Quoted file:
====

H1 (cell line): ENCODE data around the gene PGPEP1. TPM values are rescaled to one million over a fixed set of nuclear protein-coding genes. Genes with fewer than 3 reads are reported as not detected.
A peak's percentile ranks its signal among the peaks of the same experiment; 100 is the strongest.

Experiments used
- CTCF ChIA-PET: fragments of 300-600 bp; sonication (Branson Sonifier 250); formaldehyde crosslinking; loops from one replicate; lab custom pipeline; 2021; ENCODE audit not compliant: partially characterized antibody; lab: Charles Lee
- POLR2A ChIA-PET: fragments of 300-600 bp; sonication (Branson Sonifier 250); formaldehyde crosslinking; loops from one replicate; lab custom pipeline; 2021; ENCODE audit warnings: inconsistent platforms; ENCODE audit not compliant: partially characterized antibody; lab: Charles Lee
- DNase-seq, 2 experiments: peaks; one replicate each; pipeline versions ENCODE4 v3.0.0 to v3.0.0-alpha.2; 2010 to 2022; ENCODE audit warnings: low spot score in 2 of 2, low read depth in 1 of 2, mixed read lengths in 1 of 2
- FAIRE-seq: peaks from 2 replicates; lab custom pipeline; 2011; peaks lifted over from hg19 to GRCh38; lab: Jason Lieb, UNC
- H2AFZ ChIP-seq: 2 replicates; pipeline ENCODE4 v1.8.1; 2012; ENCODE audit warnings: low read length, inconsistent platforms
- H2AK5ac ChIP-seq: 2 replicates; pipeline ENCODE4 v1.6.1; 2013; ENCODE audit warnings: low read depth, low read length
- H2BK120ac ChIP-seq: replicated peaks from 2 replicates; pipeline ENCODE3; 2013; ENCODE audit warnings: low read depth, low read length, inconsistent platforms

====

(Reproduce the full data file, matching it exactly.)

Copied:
H1 (cell line): ENCODE data around the gene PGPEP1. TPM values are rescaled to one million over a fixed set of nuclear protein-coding genes. Genes with fewer than 3 reads are reported as not detected.
A peak's percentile ranks its signal among the peaks of the same experiment; 100 is the strongest.

Experiments used
- CTCF ChIA-PET: fragments of 300-600 bp; sonication (Branson Sonifier 250); formaldehyde crosslinking; loops from one replicate; lab custom pipeline; 2021; ENCODE audit not compliant: partially characterized antibody; lab: Charles Lee
- POLR2A ChIA-PET: fragments of 300-600 bp; sonication (Branson Sonifier 250); formaldehyde crosslinking; loops from one replicate; lab custom pipeline; 2021; ENCODE audit warnings: inconsistent platforms; ENCODE audit not compliant: partially characterized antibody; lab: Charles Lee
- DNase-seq, 2 experiments: peaks; one replicate each; pipeline versions ENCODE4 v3.0.0 to v3.0.0-alpha.2; 2010 to 2022; ENCODE audit warnings: low spot score in 2 of 2, low read depth in 1 of 2, mixed read lengths in 1 of 2
- FAIRE-seq: peaks from 2 replicates; lab custom pipeline; 2011; peaks lifted over from hg19 to GRCh38; lab: Jason Lieb, UNC
- H2AFZ ChIP-seq: 2 replicates; pipeline ENCODE4 v1.8.1; 2012; ENCODE audit warnings: low read length, inconsistent platforms
- H2AK5ac ChIP-seq: 2 replicates; pipeline ENCODE4 v1.6.1; 2013; ENCODE audit warnings: low read depth, low read length
- H2BK120ac ChIP-seq: replicated peaks from 2 replicates; pipeline ENCODE3; 2013; ENCODE audit warnings: low read depth, low read length, inconsistent platforms